In May of 1976 – in the middle of the most lawless period of the Argentinian massacre – Martin Heidegger died. In his last period he had approached Zen. The majority of the Argentinian killers (especially their shock troops, which they called work groups) were anti-Semitic, Nazis, admirers of the Führer and believed they were following Germany’s glorious fight against Bolshevism.
In June of 1976 I went to present a lecture in Montevideo.
There I was called by a pair of friends. They had blown my department. A work group had gone to get me, and didn’t find me.
They destroyed everything.
I returned to Germany.
I returned to Freiburg.
My friends in Argentina (overcoming their fear, risking themselves) sent me my things they had saved. I knew Pablo Epstein had taken part. Perhaps this little triumph over fear might make him better. Would he know how much I wanted him?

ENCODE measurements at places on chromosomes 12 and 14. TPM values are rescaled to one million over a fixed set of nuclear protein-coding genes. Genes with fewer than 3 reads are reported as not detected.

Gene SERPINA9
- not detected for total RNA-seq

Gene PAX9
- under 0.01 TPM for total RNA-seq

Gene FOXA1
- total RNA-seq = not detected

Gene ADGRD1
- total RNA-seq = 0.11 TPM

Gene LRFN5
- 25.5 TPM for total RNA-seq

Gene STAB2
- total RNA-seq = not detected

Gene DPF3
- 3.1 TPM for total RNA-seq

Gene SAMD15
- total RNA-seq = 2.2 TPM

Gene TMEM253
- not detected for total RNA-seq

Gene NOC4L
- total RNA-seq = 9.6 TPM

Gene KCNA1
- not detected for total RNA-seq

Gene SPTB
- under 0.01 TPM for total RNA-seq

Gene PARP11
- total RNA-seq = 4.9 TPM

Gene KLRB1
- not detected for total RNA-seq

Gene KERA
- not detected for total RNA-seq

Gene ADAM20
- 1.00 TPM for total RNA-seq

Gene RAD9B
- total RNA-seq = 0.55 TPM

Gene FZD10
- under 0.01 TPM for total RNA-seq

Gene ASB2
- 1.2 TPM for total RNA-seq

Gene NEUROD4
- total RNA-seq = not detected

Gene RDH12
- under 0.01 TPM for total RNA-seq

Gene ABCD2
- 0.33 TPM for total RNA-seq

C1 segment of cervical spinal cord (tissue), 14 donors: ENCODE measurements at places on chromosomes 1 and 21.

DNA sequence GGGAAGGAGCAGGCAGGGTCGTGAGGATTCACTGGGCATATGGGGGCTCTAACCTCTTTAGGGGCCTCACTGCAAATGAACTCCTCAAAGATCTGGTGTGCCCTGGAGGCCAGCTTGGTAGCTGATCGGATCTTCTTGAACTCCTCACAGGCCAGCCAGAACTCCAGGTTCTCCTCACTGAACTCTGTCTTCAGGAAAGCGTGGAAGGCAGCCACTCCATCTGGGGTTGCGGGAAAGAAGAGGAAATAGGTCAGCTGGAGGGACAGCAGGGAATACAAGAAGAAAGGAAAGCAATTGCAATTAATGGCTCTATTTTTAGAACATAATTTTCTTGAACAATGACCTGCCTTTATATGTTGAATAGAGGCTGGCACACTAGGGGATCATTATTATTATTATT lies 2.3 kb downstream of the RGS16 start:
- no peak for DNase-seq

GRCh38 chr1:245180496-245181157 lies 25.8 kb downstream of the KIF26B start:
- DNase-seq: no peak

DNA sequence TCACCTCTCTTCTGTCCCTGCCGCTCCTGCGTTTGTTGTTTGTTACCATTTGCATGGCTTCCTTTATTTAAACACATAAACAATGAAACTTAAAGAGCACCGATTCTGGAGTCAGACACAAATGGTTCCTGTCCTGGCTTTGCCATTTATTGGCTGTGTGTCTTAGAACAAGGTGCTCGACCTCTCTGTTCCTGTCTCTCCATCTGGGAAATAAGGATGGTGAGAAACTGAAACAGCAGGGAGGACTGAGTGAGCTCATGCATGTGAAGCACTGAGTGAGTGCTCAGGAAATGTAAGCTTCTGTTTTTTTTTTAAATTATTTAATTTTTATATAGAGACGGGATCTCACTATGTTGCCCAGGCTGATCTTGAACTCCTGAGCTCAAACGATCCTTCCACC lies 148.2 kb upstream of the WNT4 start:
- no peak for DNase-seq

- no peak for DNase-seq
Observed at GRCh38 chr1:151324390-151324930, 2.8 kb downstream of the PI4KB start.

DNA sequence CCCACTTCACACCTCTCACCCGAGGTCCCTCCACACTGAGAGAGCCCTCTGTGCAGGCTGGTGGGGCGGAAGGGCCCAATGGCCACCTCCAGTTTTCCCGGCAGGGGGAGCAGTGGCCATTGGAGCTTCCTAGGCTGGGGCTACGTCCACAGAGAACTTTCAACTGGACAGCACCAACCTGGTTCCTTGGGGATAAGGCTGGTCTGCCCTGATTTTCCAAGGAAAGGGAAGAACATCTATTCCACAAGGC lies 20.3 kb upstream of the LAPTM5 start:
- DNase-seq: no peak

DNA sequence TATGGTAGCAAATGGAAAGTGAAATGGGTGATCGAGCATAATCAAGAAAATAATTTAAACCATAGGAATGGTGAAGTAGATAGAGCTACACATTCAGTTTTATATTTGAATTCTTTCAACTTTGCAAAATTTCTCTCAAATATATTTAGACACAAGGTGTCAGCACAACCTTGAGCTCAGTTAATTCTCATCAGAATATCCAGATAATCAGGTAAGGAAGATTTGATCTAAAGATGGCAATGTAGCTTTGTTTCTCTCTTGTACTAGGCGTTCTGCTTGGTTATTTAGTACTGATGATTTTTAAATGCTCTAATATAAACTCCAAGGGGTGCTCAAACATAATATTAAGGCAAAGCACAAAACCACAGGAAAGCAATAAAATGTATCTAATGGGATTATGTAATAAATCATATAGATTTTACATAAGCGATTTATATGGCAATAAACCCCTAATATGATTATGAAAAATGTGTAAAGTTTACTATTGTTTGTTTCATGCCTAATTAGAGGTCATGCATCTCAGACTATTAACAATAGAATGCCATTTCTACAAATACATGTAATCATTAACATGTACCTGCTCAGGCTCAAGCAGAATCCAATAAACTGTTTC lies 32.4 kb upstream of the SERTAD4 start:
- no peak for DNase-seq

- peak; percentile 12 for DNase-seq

In Freiburg they received me as a survivor. They knew everything that was going on in Argentina. They greeted me, also, as a brother. A brother that life preserved like a miracle, pulling him from death’s door, from thanatic rationality, from a cruelty at times lucid and bureaucratic but fed by the passion of hatred, by perversion. Torture is metaphysical, because its end is killing the soul.
They named me adjunct professor of the philosophy of history.
I remember the first word from the first class I held. How could I forget? I said:
My name is Martin Müller. I am the son of Professor Dieter Müller, who read this material in dark times.
Labels: The Shadow of Heidegger